Filmmakers Ascher and Jordan were touched by ALS when Jordon’s mother, who is featured in their Sundance Film Festival Grand Prize winner Troublesome Creek, died of the disease in 1995. “A key reason we made So Much So Fast is so that families dealing with ALS would have something to help them understand and cope with it,” said Ascher.
Directors, Producers and Writers: Steven Ascher and Jeanne Jordon
Purchase online: www.somuchsofast.com
Price: $26.95; taxes and shipping extra
Duration: 87 minutes
The Man Who Learned to Fall A feature documentary by Garry Beitel
Phil Simmons, associate professor of English at Lake Forest College in Illinois was diagnosed with ALS when he was 35. Simmons celebrates the wonder of life even as he is slowly dying of this disease. As his muscles deteriorate and his body becomes increasingly paralyzed, Simmons continues to 'wrestle joy from heartbreak' at each stage of his ongoing losses.
"At one time or another, each of us confronts an experience so powerful, bewildering, joyous, or terrifying, that all our efforts to see it as a problem are futile. Each of us is brought to the cliff's edge. At such moments we can either back away in bitterness or confusion, or leap forward into mystery," says Simmons, in his book "Learning to Fall," published by Bantam Dell.
From Learning to Fall – published by Bantam Dell
Duration: 77 minutes
Price: Video $30, shipping and taxes are extra
DVD $40, shipping and taxes are extra
Beitel/Lazar Productions Inc.
2218 Old Orchard, Montreal, PQ H4A 3A8
Director: Dan Curtis
Producers: Adam Symansky, Sally Bochner and Pierre Lapointe
Writer: Jim Osborne
Price: $19.95 individuals; $49.95 institutions
Duration: 90 minutes
To order contact the NFB at 1-800-267-7710
This film follows Robert Coley-Donohue over the last three years of his life. A retired machinist, he is determined to make the most of his time. He lives independently for as long as possible. In his typically understated way, he says, "This slow deterioration is not fun. Not fun at all." With the help of homecare workers, Victoria Hospice and his three devoted children, Coley-Donohue remains at home. But the idea of staying and dying at home soon runs up against harsh realities. His 24-hour care is expensive and eventually, Coley-Donohue decides to move to a hospital where he spends the last nine months of his life. Coley-Donohue's experience is arduous, but also filled with hope and healing.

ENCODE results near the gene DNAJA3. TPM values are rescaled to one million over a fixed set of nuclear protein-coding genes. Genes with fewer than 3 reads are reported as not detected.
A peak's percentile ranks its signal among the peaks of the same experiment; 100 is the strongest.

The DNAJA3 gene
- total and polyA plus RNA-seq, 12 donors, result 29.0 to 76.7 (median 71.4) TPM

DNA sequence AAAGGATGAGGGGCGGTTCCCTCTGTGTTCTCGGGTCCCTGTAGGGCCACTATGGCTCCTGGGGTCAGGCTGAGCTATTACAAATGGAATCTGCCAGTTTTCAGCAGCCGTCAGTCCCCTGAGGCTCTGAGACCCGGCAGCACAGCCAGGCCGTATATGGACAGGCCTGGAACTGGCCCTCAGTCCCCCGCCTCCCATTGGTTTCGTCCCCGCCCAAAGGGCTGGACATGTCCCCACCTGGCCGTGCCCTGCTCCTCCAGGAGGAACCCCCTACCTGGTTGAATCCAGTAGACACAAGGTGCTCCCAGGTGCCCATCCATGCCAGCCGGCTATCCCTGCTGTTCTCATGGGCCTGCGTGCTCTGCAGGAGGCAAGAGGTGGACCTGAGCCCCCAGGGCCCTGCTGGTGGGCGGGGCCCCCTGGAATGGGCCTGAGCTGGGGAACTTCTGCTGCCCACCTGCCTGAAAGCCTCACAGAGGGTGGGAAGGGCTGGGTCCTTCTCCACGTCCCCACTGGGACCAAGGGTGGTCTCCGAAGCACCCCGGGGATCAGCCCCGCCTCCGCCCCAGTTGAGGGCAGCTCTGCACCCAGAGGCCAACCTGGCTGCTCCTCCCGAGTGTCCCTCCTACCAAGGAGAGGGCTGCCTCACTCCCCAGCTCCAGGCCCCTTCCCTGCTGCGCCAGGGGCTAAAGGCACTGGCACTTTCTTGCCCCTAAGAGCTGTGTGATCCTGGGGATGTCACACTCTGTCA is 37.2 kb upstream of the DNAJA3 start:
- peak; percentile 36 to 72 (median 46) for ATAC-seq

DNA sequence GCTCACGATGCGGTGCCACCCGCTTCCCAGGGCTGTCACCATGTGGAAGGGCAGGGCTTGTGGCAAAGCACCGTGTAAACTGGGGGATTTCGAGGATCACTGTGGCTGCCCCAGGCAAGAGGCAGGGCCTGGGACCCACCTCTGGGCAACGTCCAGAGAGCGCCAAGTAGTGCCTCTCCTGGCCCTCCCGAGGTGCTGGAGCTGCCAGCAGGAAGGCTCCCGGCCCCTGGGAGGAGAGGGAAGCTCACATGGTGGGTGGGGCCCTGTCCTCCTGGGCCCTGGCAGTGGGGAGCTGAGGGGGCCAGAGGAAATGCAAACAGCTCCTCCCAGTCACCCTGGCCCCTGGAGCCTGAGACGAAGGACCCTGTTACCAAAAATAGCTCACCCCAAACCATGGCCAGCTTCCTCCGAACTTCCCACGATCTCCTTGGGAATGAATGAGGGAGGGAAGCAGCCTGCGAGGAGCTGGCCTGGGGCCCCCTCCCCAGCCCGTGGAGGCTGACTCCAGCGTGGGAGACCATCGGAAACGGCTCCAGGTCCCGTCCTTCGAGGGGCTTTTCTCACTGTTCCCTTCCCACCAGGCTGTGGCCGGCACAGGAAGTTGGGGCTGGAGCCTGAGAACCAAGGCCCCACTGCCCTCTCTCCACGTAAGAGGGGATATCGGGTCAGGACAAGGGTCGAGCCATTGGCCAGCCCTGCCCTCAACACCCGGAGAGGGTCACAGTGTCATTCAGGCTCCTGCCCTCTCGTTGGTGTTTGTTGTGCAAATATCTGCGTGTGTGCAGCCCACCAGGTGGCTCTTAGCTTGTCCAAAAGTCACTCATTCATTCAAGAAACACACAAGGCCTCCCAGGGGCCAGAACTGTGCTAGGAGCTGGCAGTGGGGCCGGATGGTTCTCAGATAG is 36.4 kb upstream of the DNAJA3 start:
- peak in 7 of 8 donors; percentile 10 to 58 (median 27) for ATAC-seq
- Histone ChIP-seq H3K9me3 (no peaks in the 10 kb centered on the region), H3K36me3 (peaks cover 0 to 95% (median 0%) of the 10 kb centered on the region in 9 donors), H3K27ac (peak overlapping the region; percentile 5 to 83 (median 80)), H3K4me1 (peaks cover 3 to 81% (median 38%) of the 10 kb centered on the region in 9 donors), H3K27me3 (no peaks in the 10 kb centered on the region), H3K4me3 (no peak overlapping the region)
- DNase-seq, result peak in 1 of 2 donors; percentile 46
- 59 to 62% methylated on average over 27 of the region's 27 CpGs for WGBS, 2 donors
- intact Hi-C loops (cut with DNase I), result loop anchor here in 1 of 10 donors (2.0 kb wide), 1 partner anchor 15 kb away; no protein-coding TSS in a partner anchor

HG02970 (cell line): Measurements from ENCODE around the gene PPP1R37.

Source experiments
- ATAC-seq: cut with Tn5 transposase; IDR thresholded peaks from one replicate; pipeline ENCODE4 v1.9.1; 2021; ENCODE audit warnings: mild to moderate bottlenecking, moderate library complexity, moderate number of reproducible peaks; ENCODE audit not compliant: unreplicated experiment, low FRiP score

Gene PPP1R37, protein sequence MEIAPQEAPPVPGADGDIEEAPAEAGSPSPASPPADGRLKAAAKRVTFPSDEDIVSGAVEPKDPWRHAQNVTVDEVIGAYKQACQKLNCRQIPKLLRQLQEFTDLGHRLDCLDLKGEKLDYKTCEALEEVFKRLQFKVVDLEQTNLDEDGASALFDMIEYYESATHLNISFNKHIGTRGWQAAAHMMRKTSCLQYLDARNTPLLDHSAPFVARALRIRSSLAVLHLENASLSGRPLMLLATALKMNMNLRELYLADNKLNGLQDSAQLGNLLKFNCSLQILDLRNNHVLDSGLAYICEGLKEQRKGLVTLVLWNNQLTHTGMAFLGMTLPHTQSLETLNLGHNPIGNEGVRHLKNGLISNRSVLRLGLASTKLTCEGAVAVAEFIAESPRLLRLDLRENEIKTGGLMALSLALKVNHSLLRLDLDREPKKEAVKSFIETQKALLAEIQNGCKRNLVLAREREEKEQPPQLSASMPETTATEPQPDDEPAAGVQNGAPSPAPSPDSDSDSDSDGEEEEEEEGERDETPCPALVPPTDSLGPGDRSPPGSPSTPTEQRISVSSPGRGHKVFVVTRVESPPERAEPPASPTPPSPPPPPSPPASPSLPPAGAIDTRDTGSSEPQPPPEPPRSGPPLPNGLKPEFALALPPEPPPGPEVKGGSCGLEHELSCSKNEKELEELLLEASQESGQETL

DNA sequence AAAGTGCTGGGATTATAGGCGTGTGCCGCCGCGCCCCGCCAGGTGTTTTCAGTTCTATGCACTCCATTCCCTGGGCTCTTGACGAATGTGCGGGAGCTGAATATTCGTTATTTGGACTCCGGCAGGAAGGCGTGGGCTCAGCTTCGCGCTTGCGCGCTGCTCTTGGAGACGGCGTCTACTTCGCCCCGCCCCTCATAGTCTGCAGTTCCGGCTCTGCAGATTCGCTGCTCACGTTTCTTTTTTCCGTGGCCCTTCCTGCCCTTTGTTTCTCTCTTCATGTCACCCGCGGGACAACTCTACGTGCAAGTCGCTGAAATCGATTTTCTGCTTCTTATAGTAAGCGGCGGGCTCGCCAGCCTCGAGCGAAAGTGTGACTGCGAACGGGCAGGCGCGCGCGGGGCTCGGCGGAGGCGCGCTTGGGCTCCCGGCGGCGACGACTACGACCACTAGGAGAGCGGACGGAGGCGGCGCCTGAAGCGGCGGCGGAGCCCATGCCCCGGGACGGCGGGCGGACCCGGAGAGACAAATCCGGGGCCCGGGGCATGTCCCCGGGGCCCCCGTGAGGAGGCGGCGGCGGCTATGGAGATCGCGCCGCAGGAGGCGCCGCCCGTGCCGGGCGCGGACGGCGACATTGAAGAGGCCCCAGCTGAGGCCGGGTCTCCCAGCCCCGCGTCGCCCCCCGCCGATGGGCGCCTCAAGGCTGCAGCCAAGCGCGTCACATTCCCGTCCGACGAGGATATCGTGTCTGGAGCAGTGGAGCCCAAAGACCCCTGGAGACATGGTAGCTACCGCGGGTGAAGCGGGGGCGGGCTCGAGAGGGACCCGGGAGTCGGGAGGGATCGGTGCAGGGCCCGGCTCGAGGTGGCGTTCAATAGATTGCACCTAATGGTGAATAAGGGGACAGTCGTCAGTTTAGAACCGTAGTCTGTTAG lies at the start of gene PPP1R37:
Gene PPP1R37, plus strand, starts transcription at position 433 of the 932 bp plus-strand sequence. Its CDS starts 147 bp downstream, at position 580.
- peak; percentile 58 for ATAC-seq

Making Hard Decisions:
The Essence of Being Human (30 minutes)
Making Hard Decisions:
Insights for Healthcare Providers (20 minutes)
This conversation between Dr. Barry and Mrs. Karen Smith with broadcast journalist Judy Maddren offers an opportunity see how a couple faces the challenge of making hard decisions. They discuss in a frank and intimate way their feelings, expectations and fears in the context of a life-threatening illness.
These videos or DVDs are available from ALS Canada. Contact Indra Patterson to order a copy.
email@example.com, 1-800-267-4257 x201. Cost $20.00 postage included.
"Elizabeth's Hope" is the inspiring story of an Ontario woman's personal and public crusade against ALS. The one-hour documentary captures the passion of Elizabeth Grandbois, a person living with ALS and the organizer of a yearly benefit concert to raise funds and awareness for this devastating disease.
Diagnosed with ALS in 1997, Grandbois has vowed to spend the rest of her life helping to accelerate the search for a cure and to improve the quality of life for others who suffer from the disease. A touching moment in the documentary takes place when Elizabeth's father speaks of his daughter's altruistic and exceptional character: "And then suddenly, this daughter of mine who is so special said I have to do something about this".
"My time is pressing, so I'm pressing", says Elizabeth Grandbois. She is a true survivor and her strength of spirit shines in "Elizabeth's Hope."
ALS is a progressive and fatal neuromuscular disease that two to three Canadians die from daily. People who suffer from ALS are often completely aware of what is happening to their bodies, as the disease does not usually impact the senses and the mind may remain unaffected. Approximately 2,500 Canadians currently live with ALS. There is no cure for this devastating disease; research is the only hope.
This DVD is available from ALS Canada. Contact Indra Patterson to order a copy.
firstname.lastname@example.org, 1-800-267-4257 x201. Cost $20.00 postage included.